arctan with two arguments

When inverting the polar coordinates, one needs the arc tan functionMathworldPlanetmath ( arctan with two argumentsMathworldPlanetmathPlanetmath. If (x,y)2{0}, then arctan(x,y) is defined as the angle (x,y) makes with the positive x-axis.

One usually sees expressions like arctan(y/x), which is equal to arctan(x,y) when (x,y) is in the first quadrantMathworldPlanetmath. However, arctan(y/x) does not give the correct angle when (x,y) is in the third quadrant (since y/x=(-y)/(-x)). Also, the quotient y/x involves a division by zero when x=0, which is damaging both numerically and mathematically.

In most mathematical software and programming languages the two-argument arctan is directly implemented.

In Python languagePlanetmathPlanetmath the functions atan(x) and atan2(x,y) are the respective one and two argument versions of arctan. The point of having the two argument version is to determine the correct quadrant of the point. For instance, 1/1=1=-1/-1, so atan(x) cannot distinguish between (1,1) and (-1,-1), but atan2(x,y) can, as the following Python code illustrates:

>>> from math import *
>>> print atan(1)
>>> print atan2(1,1)
>>> print atan2(-1,-1)

because (1,1) has argument π/4=0.7853 but (-1,-1) has argument -3π/4=-2.3619.

Analytic properties

In mathematical works, arctan(x,y) is simply denoted by θ(x,y). The symbol θ obviously refers to the angle, but it is really the function h2, where


The function g:22 is the polar-to-Cartesian coordinate transformationMathworldPlanetmath. By the inverse function theoremMathworldPlanetmath, the function h (the Cartesian-to-polar coordinate transformation) exists and is smooth wherever it is defined. Note that h cannot be defined continuously everywhere, because of the multi-valued nature of θ(r,θ) and (r,θ+2πn) always map to the same point under g. (Similarly, θ cannot defined when r=x2+y2=0.) This means, if one chases a loop (say a circle) around the origin, θ would move from 0 to 2π, even though the image point g(r,θ) winds back to the starting point.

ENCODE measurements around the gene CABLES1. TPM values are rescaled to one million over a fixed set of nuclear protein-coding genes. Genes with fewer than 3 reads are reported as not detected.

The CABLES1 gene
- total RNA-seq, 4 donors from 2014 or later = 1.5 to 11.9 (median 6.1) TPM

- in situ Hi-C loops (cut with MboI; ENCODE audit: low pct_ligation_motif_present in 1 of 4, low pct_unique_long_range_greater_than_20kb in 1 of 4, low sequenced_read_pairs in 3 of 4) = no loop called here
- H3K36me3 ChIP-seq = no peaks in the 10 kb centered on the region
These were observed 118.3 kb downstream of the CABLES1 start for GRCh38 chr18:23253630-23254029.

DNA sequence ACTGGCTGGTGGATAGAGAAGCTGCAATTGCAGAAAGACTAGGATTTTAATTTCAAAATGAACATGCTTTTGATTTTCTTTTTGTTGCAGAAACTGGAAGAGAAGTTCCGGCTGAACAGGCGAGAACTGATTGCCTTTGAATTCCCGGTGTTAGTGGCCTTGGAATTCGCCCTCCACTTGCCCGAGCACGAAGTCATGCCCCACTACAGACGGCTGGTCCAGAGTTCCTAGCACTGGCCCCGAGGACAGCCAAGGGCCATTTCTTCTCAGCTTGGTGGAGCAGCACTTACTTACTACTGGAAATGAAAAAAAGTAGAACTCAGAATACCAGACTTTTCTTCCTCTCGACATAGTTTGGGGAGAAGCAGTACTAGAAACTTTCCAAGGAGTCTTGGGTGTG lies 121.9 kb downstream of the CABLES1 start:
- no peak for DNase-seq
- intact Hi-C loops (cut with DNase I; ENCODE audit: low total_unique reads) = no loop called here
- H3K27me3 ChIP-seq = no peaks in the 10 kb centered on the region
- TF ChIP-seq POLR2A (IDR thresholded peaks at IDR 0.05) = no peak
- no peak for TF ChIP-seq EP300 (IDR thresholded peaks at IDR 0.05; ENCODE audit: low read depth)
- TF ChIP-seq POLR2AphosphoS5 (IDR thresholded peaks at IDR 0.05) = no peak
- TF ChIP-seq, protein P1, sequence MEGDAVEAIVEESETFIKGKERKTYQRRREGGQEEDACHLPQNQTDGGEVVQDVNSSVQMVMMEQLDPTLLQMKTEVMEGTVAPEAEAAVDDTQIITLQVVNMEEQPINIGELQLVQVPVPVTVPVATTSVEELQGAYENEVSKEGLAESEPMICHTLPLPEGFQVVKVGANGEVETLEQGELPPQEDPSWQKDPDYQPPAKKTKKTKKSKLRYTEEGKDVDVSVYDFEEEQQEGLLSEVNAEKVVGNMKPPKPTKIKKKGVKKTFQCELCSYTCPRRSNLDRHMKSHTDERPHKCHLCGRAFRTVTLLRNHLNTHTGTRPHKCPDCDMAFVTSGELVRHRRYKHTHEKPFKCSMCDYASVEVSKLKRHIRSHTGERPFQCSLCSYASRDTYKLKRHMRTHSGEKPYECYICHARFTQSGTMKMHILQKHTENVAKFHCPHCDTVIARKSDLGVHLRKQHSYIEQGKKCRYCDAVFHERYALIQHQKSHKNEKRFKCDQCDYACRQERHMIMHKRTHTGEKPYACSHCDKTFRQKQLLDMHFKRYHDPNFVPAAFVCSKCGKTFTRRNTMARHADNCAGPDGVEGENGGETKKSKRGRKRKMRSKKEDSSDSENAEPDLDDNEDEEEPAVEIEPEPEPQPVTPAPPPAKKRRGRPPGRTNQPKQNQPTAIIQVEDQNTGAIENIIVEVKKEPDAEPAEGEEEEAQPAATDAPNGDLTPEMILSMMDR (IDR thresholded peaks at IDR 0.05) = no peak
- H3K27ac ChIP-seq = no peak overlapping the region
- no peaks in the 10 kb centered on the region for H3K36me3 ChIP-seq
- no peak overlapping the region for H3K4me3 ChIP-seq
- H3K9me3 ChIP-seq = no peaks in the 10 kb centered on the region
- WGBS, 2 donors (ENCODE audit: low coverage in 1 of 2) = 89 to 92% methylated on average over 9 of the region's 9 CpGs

Technically, a “largest” possible domain of h (and θ) can only be taken to be some simply connected open subset of 2{0}. (Note: 2{0} itself is not simply connected.) For example, such a domain might be 2{(x,y):x0}, i.e. delete the negative real axis from 2.

The exterior derivative of θ is


(found by implicit differentiationMathworldPlanetmath), and hence


(which can also be found by differentiating arctan(y/x) directly and piecing the results for each quadrant).

Of course, the formulasMathworldPlanetmathPlanetmath above are only valid wherever θ is defined, but the analytical expressions do not change no matter which domain of definition is taken for θ. This allows for the following neat formula to find the total variationDlmfPlanetmath of angle of a smooth curve γ:[a,b]2{0}:


(This is related to the formula for the winding numberDlmfPlanetmath and the argument principle in complex analysis.)

For example, if γ(t)=(rcost,rsint), for t[0,2πn], is the circle that winds around the origin n times, then γ𝑑θ=2πn.

Title arctan with two arguments
Canonical name operatornamearcTanWithTwoArguments
Date of creation 2013-03-22 15:18:19
Last modified on 2013-03-22 15:18:19
Owner matte (1858)
Last modified by matte (1858)
Numerical id 11
Author matte (1858)
Entry type Definition
Classification msc 51M04
Classification msc 51-01
Synonym angle function